The Proud Boys held marches on the streets of Patchogue and Bay Shore on Saturday. In both villages, the violent anti-immigrant gang took over the streets, apparently without a permit. The group was reportedly at a community gathering earlier in the day, apparently trying to recruit supporters.
Eyewitnesses say that police were not on the scene and no effort was made to block the group from marching. On Monday stickers were found in Bayshore with the group’s emblem and the words “Long Island Proud Boys” on them. Here is a photo of a sticker in Bay Shore.
A passerby in a car snapped these photos of the march in Patchogue. The photographer described the march as a small group of men in dark colored clothes. The group was followed by a yellow truck with Proud Boy symbols. The driver of the truck glowered menacingly at people watching the march.
The PB on the flag stands for the Proud Boys.
Fifteen Proud Boys were charged in conjunction with the attack on the Capitol on January 6. For several months after the group seemed to lay low. Over the summer they reemerged, conducting several dozen actions around the country. The group has focused on local mobilizations like the Patchogue and Bay Shore marches and they have tried to exploit anti-vax and anti-mask sentiment as a recruiting opportunity. In August, “nearly half” of Proud Boy actions turned violent according to NPR.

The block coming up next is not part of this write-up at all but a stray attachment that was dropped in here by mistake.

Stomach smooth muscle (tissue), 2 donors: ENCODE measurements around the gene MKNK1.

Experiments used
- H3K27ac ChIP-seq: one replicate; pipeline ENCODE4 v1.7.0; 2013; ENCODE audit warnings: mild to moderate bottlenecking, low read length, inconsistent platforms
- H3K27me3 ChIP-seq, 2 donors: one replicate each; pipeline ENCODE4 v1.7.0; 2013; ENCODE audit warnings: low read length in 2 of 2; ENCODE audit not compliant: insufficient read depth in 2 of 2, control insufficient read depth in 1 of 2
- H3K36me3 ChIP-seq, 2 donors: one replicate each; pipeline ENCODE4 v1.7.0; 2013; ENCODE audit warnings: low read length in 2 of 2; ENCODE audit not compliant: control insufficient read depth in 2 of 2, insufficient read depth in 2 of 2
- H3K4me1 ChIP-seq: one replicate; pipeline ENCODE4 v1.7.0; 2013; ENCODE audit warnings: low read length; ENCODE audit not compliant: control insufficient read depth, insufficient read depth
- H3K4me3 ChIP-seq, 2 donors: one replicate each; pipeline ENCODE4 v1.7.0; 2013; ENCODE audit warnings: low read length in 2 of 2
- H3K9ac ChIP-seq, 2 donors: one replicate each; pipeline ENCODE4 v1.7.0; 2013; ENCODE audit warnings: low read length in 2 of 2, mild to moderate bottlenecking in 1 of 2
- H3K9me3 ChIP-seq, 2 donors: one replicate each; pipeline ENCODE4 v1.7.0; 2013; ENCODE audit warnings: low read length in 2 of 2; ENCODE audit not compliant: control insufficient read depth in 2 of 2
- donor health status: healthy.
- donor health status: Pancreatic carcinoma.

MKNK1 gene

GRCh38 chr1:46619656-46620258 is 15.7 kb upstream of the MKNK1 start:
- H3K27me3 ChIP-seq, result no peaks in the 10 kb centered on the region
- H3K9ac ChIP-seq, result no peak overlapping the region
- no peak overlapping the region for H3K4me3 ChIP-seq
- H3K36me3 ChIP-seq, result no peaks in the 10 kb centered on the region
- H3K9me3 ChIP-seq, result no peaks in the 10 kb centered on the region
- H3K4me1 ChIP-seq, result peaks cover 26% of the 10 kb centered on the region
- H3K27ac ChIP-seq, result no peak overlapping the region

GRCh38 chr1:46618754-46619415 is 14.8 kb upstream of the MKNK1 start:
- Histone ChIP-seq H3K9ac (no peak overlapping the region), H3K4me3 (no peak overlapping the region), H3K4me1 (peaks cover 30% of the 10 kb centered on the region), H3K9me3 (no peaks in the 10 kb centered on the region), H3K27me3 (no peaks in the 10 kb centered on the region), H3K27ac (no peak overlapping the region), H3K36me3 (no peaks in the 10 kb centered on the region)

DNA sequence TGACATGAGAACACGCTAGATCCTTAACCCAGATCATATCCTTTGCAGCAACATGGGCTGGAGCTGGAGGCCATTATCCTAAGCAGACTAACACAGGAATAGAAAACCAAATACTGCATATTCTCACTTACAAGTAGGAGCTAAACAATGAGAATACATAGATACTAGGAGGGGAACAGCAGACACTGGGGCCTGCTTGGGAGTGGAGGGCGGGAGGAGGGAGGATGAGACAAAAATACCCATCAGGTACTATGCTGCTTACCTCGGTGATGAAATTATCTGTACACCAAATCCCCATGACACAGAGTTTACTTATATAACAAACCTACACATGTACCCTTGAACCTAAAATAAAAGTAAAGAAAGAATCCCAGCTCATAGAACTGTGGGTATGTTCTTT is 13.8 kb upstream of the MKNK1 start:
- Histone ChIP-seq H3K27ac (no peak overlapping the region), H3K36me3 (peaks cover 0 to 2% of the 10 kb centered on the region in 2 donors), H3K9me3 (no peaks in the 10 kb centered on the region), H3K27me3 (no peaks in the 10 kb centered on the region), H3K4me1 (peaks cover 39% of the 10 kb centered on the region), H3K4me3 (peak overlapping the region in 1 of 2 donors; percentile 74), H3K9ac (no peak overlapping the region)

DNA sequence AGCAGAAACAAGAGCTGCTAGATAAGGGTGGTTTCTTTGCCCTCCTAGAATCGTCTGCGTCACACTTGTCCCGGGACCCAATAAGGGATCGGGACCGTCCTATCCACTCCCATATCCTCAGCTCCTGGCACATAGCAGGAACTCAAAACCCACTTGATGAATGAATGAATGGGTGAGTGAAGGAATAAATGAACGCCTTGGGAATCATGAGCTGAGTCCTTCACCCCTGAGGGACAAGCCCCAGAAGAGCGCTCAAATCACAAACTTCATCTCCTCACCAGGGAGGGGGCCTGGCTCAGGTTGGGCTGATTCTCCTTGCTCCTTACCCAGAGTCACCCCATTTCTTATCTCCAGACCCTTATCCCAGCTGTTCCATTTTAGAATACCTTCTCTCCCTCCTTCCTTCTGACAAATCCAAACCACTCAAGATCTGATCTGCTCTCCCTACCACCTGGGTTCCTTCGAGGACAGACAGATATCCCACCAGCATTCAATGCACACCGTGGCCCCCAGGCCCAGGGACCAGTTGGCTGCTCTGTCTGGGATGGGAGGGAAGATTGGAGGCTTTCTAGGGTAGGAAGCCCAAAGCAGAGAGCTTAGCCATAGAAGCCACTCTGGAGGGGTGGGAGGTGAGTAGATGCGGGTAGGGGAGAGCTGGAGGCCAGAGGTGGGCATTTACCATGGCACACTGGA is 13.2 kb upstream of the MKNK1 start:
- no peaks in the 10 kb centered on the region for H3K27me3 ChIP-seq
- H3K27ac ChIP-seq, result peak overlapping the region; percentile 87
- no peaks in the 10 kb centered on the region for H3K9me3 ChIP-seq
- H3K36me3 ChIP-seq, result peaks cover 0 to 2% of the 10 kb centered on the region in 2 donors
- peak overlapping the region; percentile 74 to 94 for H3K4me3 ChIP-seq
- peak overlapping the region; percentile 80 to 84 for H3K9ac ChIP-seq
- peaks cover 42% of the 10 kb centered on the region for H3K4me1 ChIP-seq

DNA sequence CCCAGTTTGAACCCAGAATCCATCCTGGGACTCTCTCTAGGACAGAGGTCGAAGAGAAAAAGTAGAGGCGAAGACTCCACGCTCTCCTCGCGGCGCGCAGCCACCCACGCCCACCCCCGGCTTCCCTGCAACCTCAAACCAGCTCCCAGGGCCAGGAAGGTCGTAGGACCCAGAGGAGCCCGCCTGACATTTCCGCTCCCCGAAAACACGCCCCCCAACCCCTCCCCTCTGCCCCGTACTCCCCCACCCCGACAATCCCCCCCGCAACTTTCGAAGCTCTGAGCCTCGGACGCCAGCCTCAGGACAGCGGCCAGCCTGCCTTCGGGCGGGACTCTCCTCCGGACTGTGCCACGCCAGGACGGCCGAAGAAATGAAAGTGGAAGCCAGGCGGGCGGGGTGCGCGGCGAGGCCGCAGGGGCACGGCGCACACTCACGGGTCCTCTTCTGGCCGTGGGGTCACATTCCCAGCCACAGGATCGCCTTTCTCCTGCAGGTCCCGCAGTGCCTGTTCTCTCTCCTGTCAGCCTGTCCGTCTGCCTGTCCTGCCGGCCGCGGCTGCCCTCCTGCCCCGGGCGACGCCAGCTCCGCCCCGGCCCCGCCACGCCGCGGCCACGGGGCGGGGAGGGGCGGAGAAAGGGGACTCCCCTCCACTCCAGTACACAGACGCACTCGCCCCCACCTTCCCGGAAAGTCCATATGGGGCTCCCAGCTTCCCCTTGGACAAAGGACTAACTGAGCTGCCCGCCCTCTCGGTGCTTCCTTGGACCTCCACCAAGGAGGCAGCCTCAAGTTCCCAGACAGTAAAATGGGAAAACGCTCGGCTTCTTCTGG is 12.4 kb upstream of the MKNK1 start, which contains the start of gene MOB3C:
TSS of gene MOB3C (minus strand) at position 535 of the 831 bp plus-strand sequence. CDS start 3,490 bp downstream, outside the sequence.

According to the Canadian government, the Proud Boys is a terrorist organization. Having the group march through the streets is equivalent to having an MS-13 parade. The lack of denunciations of the marches by local leaders is inexplicable. Many Long Island villages have adopted the slogan “Not In Our Town.” Apparently not Bay Shore or Patchogue.
The Proud Boys were founded by multimillionaire Gavin McInnes as a right-wing fight club. He has described the group as a masculinist Western chauvinist group that barred women from membership and viewed immigration as a tool of “white genocide.” McInnes has a history of incitement. According to the ADL, “Although McInnes has decried racism and anti-Semitism, his past statements tell a different story. He has posted videos of himself giving the Nazi salute and repeatedly saying “Heil Hitler.” He was accused of anti-Semitism in March 2017 when he posted a video on Rebel Media called “Ten Things I Hate about Jews.””
After Donald Trump appeared to endorse the group at last October’s presidential debate, the Jewish Telegraphic Agency posted an article with this question:
Who are the Proud Boys, the far-right group that Donald Trump name-checked at the first presidential debate? And do they hate Jews?
The answer to the second question: Some of them — including their founder — certainly do.
The Proud Boys often wear dark blue and gold Fred Perry polo shirts. According to the ADL, their ideology is “Misogynistic, Islamophobic, transphobic and anti-immigration. Some members espouse white supremacist and anti-Semitic ideologies and/or engage with white supremacist groups.”